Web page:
Signing Bills Goes High-Tech With “Autopen”

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President Barak Obama wasn’t the first U.S. President to use an autopen when he signed the “fiscal cliff” legislation this month.  Presidents have relied on technology to help them perform their duties since the days of Thomas Jefferson.

Clearly a fan of technology, Jefferson was the first president to use the polygraph, a mechanical device that produced identical copies of handwritten letters. “The use of the polygraph has spoiled me for the old copying press the copies of which are hardly ever legible. . . . I could not, now therefore, live without the Polygraph," he wrote to a friend while in office.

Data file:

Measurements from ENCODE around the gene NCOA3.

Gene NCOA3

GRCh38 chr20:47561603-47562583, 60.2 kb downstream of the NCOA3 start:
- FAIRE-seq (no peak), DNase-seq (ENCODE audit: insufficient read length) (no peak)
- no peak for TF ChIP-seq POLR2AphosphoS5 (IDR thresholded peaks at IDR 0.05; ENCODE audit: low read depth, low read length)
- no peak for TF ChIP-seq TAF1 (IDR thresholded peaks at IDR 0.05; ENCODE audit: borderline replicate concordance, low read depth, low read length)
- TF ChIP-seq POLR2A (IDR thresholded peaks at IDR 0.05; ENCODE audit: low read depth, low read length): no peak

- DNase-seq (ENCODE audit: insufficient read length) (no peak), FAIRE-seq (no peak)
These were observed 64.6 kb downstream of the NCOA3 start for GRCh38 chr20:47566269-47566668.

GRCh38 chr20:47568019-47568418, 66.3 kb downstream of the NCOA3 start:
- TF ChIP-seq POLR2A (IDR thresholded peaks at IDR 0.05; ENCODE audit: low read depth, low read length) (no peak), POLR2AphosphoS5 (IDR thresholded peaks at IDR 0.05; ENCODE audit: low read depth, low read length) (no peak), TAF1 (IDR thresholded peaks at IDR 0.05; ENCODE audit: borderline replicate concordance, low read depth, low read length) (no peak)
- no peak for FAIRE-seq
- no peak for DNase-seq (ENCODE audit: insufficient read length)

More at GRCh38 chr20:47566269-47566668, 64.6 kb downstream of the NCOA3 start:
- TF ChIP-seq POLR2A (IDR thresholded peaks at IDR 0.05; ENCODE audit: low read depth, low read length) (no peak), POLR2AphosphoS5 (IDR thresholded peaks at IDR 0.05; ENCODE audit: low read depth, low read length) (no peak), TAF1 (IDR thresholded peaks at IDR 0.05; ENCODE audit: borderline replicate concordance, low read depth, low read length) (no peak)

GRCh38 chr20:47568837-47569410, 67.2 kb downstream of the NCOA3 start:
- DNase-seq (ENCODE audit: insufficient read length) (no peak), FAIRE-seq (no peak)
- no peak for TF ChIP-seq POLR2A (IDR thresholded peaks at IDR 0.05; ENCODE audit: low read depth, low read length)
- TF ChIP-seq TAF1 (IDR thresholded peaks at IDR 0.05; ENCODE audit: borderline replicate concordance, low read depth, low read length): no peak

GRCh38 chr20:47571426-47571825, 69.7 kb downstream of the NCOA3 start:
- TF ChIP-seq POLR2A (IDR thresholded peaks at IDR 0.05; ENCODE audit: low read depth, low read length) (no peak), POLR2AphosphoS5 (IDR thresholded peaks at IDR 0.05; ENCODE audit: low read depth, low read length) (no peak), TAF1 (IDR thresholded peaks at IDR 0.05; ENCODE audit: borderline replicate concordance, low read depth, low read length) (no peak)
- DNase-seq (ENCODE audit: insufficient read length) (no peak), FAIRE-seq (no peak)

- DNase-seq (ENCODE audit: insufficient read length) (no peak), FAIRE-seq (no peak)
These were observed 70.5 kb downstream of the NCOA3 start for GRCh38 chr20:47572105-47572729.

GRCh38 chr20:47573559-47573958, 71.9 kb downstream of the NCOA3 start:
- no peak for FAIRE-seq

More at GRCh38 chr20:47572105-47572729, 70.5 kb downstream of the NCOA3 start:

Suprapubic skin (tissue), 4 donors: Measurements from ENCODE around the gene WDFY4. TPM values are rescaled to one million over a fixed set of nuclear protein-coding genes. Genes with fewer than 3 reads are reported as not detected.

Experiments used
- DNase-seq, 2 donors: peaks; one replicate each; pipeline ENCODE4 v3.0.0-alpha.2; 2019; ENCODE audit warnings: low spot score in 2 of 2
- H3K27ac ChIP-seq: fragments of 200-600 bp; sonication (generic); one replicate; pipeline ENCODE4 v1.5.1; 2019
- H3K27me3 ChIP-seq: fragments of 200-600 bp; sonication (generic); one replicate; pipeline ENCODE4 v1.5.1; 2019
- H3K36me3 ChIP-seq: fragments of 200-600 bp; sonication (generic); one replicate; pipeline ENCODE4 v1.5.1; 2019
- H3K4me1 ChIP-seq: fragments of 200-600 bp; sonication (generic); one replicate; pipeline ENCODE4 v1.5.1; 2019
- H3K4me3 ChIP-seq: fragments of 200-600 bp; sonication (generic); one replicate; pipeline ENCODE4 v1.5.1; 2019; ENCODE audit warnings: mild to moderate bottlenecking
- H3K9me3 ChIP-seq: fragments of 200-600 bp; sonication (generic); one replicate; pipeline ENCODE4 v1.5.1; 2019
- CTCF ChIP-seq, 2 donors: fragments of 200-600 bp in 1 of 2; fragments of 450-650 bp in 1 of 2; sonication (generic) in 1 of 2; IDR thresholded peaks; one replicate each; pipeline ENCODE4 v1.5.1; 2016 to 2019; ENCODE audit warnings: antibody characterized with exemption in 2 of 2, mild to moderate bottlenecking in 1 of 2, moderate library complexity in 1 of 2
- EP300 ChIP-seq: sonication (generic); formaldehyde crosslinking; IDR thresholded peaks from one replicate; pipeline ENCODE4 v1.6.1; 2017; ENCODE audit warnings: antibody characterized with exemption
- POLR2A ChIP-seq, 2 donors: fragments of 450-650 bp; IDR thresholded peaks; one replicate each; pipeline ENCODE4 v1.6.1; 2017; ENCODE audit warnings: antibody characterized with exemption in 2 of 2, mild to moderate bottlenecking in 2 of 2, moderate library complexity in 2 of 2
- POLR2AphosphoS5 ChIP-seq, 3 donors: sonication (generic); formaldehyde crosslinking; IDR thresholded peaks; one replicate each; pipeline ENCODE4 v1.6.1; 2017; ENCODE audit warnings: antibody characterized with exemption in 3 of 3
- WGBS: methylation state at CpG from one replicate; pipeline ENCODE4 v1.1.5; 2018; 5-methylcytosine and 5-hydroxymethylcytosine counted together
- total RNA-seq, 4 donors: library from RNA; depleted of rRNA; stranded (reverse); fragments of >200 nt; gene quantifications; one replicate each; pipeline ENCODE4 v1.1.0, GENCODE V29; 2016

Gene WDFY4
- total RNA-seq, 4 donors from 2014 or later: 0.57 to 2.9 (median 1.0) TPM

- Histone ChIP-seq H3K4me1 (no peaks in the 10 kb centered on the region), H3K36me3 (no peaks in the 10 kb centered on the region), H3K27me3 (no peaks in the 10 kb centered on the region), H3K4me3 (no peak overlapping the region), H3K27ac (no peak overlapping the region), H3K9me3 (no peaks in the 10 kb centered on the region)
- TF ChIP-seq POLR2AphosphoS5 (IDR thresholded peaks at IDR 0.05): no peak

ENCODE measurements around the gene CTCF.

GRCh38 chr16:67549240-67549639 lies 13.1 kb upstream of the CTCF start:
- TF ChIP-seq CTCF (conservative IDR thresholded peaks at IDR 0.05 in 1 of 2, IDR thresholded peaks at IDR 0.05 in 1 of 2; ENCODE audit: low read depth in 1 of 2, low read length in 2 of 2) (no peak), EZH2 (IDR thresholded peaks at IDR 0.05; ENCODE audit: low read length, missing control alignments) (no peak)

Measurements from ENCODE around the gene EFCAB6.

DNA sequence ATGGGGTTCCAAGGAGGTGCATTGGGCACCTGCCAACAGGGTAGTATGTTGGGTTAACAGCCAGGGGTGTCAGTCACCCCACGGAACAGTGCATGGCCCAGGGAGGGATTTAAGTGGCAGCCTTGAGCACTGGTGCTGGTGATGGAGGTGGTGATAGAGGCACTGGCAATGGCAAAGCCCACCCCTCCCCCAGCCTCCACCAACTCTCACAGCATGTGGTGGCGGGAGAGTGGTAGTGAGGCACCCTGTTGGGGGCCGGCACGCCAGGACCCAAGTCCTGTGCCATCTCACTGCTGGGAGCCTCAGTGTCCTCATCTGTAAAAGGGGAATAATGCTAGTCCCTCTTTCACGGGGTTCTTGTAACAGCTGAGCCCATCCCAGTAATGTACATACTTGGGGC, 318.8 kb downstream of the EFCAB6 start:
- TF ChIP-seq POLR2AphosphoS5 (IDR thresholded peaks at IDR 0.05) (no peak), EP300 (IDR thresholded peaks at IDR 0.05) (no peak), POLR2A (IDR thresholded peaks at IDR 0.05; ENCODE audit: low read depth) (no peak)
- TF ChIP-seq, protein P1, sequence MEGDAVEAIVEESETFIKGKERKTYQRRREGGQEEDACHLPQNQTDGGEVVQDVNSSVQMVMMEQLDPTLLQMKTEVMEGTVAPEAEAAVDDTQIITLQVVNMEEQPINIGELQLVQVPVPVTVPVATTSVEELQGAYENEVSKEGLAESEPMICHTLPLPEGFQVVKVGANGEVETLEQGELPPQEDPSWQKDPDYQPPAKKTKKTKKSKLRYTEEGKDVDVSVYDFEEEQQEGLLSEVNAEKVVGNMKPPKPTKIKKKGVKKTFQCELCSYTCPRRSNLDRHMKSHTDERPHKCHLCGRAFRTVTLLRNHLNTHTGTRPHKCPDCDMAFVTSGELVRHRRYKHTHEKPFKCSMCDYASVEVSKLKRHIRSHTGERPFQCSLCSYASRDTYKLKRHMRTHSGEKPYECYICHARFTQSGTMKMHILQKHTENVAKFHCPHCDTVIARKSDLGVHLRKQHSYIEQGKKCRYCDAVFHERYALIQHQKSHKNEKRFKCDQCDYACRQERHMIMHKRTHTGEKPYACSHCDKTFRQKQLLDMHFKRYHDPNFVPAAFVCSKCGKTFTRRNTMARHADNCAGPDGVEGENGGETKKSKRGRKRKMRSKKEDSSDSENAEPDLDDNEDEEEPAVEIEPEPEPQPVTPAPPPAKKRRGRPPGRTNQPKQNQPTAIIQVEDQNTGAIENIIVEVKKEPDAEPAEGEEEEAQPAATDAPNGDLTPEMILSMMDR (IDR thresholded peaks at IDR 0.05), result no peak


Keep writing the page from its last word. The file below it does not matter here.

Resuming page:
As for its predecessor, the autopen, President Obama has actually used the device several times. It copies and stores a signor’s pen strokes for later use, which allows him to sign legislation without having to physically be in Washington, D.C. or having the bill couriered to and from his location. The President first used the autopen to sign an extension of the Patriot Act while attending a summit in Europe.

Of course, any time a President strays from tradition, questions of legality often arise. When President Obama first used the autopen, Rep. Tom Graves (R., Ga.) raised questions about whether the bill was truly “presented” to the President and asked for an explanation of its constitutionality. The use of the autopen, however, has never been officially challenged in court.

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